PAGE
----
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nailyourcolours:

"In each of my friends there is something that only some other friend can fully bring out. By myself I am not large enough to call the whole man into activity; I want other lights than my own to show all his facets. Now that Charles is dead, I shall never again see Ronald’s reaction to a…

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alisonisthegreateststar:

Me: [picks up another edition of The Norton Anthology of English Literature at a used book sale]

Friend: “Don’t you already own that?”

Me: “I have Volume A of the 8th edition. This is the 6th edition. Gotta catch ‘em all.”

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theparisreview:

“I think that the difference right now between good art and bad art is that the good artists are the people who are, in one way or another, creating, out of deep and honest concern, a vision of life in the twentieth century that is worth pursuing. And the bad artists, of whom there are many, are whining or moaning or staring, because it’s fashionable, into the dark abyss.” —John Gardner, born on this day in 1933

theparisreview:

“I think that the difference right now between good art and bad art is that the good artists are the people who are, in one way or another, creating, out of deep and honest concern, a vision of life in the twentieth century that is worth pursuing. And the bad artists, of whom there are many, are whining or moaning or staring, because it’s fashionable, into the dark abyss.” —John Gardner, born on this day in 1933

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minusmanhattan:

Adrienne Pitts.
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"There is no final, satisfying way to balance our need to be known with our need to be alone. The balance is always uncertain and provisional; it’s always a matter of dissatisfaction, give-and-take, and sacrifice…It’s up to each of us to balance the risks and rewards—to trade, in right proportion, loneliness for freedom, explicability for mystery, and the knowable for the unknown within ourselves."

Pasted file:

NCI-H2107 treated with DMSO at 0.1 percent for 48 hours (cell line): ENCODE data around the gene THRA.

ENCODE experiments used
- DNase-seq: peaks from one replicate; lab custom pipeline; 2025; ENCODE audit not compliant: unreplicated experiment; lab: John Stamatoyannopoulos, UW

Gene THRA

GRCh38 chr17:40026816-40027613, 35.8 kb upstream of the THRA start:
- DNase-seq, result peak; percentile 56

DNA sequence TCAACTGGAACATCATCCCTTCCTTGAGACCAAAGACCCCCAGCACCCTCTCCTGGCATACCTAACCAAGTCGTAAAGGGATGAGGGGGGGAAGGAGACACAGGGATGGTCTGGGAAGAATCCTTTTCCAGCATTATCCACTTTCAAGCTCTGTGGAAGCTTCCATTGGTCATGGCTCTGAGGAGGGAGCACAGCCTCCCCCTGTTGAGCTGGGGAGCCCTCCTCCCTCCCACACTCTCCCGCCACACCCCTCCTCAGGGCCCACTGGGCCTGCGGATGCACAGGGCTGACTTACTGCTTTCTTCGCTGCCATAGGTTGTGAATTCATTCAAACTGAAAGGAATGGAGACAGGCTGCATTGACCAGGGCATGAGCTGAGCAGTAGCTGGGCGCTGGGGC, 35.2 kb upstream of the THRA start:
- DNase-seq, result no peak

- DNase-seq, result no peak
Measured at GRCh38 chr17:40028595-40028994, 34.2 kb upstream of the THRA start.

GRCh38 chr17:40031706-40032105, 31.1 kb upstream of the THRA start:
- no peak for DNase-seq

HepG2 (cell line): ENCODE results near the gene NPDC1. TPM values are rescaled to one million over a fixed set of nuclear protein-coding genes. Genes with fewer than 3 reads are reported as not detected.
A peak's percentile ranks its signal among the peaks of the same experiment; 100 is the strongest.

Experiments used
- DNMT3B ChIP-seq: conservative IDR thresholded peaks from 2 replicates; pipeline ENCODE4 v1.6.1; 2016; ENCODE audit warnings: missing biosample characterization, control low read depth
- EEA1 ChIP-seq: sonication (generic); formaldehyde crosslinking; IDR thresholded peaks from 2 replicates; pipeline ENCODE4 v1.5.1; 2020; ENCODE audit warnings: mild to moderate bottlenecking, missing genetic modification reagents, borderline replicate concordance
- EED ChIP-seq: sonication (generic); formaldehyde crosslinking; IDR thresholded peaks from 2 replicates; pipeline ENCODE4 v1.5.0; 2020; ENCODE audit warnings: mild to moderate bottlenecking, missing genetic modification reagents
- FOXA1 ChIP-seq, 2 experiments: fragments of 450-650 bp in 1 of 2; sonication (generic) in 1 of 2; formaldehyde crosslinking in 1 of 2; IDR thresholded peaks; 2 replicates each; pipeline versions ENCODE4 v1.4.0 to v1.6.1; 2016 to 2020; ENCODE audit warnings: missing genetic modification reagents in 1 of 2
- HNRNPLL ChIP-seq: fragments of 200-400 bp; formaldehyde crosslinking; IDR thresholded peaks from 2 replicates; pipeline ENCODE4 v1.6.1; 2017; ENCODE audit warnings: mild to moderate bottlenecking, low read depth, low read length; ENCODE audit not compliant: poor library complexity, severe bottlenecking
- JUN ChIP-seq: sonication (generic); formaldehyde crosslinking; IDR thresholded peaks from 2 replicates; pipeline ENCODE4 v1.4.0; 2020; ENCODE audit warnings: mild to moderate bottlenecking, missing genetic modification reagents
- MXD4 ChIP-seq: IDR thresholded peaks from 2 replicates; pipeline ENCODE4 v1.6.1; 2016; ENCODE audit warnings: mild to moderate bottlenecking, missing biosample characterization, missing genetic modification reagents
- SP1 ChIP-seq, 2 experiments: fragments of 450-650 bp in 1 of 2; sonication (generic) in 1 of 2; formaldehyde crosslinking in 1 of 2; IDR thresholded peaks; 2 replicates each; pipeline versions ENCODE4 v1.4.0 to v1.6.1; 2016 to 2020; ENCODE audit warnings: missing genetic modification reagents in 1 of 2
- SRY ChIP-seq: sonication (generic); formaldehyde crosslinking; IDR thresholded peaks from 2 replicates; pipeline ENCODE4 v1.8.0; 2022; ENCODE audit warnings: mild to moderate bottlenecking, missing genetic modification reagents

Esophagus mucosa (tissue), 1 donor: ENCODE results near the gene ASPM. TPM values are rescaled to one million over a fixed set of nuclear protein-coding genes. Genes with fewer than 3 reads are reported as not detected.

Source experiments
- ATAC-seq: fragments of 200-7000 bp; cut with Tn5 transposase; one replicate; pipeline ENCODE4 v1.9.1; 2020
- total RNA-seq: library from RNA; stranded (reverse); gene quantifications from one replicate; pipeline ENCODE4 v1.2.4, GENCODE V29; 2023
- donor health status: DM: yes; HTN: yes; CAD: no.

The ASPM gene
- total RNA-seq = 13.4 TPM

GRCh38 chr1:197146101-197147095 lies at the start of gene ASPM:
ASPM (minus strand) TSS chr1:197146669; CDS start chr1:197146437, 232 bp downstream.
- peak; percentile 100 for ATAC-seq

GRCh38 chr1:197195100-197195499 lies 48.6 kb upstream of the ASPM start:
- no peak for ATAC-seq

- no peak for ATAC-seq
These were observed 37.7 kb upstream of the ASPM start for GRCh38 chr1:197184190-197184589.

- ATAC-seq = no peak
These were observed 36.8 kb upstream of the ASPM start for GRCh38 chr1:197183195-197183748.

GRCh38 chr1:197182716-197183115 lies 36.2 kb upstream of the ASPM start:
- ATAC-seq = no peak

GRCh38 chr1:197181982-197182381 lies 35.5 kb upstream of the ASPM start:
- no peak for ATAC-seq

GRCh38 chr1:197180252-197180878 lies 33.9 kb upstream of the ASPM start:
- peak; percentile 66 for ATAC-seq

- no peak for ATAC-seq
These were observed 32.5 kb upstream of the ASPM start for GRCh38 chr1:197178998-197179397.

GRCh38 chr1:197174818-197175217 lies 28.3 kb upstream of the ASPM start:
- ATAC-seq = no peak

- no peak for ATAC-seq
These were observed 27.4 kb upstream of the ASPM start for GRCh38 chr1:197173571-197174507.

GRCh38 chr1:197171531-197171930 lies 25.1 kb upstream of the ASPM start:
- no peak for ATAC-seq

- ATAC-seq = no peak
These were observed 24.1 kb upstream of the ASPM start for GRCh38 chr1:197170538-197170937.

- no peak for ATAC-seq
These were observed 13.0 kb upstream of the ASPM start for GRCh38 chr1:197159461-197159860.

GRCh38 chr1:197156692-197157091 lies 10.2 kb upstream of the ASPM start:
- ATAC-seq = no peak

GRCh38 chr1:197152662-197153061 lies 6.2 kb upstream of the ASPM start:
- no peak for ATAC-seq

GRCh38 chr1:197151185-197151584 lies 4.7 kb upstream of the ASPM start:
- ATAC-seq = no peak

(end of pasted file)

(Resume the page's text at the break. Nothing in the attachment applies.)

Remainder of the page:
— Joshua Rothman, “Virginia Woolf’s Idea of Privacy” (via larmoyante)

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"The truth is, everyone likes to look down on someone. If your favorites are all avant-garde writers who throw in Sanskrit and German, you can look down on everyone. If your favorites are all Oprah Book Club books, you can at least look down on mystery readers. Mystery readers have sci-fi readers. Sci-fi can look down on fantasy. And yes, fantasy readers have their own snobbishness. I’ll bet this, though: in a hundred years, people will be writing a lot more dissertations on Harry Potter than on John Updike. Look, Charles Dickens wrote popular fiction. Shakespeare wrote popular fiction - until he wrote his sonnets, desperate to show the literati of his day that he was real artist. Edgar Allan Poe tied himself in knots because no one realized he was a genius. The core of the problem is how we want to define “literature”. The Latin root simply means “letters”. Those letters are either delivered - they connect with an audience - or they don’t. For some, that audience is a few thousand college professors and some critics. For others, its twenty million women desperate for romance in their lives. Those connections happen because the books successfully communicate something real about the human experience. Sure, there are trashy books that do really well, but that’s because there are trashy facets of humanity. What people value in their books - and thus what they count as literature - really tells you more about them than it does about the book."

Brent Weeks (via victoriousvocabulary)

BAM

(via yeahwriters)

(via yeahwriters)

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There are 7 Harry Potter books (x)

(Source: gifharrypotter, via sergeantpineapple)